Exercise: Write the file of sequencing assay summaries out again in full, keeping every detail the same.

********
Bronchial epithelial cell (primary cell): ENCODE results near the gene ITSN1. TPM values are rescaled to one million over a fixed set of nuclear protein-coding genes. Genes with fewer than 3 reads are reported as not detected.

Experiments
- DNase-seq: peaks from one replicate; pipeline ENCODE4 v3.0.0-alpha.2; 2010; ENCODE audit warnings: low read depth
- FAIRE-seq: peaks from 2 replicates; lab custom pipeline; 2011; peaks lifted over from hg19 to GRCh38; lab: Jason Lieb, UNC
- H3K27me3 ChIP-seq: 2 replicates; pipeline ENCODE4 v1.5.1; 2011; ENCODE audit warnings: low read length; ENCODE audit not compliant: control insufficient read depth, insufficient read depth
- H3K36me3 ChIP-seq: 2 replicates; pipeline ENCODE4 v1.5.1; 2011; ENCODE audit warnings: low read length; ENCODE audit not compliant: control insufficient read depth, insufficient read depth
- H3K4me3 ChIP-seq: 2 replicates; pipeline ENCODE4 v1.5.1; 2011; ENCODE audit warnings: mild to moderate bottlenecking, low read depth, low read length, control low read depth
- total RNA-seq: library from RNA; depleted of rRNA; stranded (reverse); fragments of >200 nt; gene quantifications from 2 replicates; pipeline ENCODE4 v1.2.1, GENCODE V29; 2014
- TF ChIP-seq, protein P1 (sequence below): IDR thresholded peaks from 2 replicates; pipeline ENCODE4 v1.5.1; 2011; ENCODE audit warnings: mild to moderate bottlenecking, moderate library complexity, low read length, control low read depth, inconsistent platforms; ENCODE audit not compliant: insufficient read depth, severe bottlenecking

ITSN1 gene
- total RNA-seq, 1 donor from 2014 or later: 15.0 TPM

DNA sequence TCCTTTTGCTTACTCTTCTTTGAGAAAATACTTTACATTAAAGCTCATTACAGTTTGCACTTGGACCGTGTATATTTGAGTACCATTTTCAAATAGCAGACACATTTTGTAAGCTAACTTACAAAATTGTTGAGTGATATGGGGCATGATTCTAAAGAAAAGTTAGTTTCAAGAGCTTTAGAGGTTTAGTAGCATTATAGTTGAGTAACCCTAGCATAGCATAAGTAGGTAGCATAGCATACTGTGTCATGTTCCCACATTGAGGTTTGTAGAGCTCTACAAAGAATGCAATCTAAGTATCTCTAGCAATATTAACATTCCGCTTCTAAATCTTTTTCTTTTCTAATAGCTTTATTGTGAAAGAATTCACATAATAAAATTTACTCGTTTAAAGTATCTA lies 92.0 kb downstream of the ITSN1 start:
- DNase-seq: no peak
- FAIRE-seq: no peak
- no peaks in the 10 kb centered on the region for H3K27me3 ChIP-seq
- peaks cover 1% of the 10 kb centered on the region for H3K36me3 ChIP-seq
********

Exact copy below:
Bronchial epithelial cell (primary cell): ENCODE results near the gene ITSN1. TPM values are rescaled to one million over a fixed set of nuclear protein-coding genes. Genes with fewer than 3 reads are reported as not detected.

Experiments
- DNase-seq: peaks from one replicate; pipeline ENCODE4 v3.0.0-alpha.2; 2010; ENCODE audit warnings: low read depth
- FAIRE-seq: peaks from 2 replicates; lab custom pipeline; 2011; peaks lifted over from hg19 to GRCh38; lab: Jason Lieb, UNC
- H3K27me3 ChIP-seq: 2 replicates; pipeline ENCODE4 v1.5.1; 2011; ENCODE audit warnings: low read length; ENCODE audit not compliant: control insufficient read depth, insufficient read depth
- H3K36me3 ChIP-seq: 2 replicates; pipeline ENCODE4 v1.5.1; 2011; ENCODE audit warnings: low read length; ENCODE audit not compliant: control insufficient read depth, insufficient read depth
- H3K4me3 ChIP-seq: 2 replicates; pipeline ENCODE4 v1.5.1; 2011; ENCODE audit warnings: mild to moderate bottlenecking, low read depth, low read length, control low read depth
- total RNA-seq: library from RNA; depleted of rRNA; stranded (reverse); fragments of >200 nt; gene quantifications from 2 replicates; pipeline ENCODE4 v1.2.1, GENCODE V29; 2014
- TF ChIP-seq, protein P1 (sequence below): IDR thresholded peaks from 2 replicates; pipeline ENCODE4 v1.5.1; 2011; ENCODE audit warnings: mild to moderate bottlenecking, moderate library complexity, low read length, control low read depth, inconsistent platforms; ENCODE audit not compliant: insufficient read depth, severe bottlenecking

ITSN1 gene
- total RNA-seq, 1 donor from 2014 or later: 15.0 TPM

DNA sequence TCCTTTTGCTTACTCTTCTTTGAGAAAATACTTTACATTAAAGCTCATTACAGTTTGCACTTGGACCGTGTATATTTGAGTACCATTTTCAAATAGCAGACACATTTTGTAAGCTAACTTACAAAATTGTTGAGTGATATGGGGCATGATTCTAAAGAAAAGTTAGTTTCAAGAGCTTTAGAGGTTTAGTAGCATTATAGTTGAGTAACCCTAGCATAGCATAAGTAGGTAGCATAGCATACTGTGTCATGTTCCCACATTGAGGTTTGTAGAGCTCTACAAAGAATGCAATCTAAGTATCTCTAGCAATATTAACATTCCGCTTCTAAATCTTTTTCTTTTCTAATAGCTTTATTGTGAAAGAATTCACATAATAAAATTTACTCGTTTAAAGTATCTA lies 92.0 kb downstream of the ITSN1 start:
- DNase-seq: no peak
- FAIRE-seq: no peak
- no peaks in the 10 kb centered on the region for H3K27me3 ChIP-seq
- peaks cover 1% of the 10 kb centered on the region for H3K36me3 ChIP-seq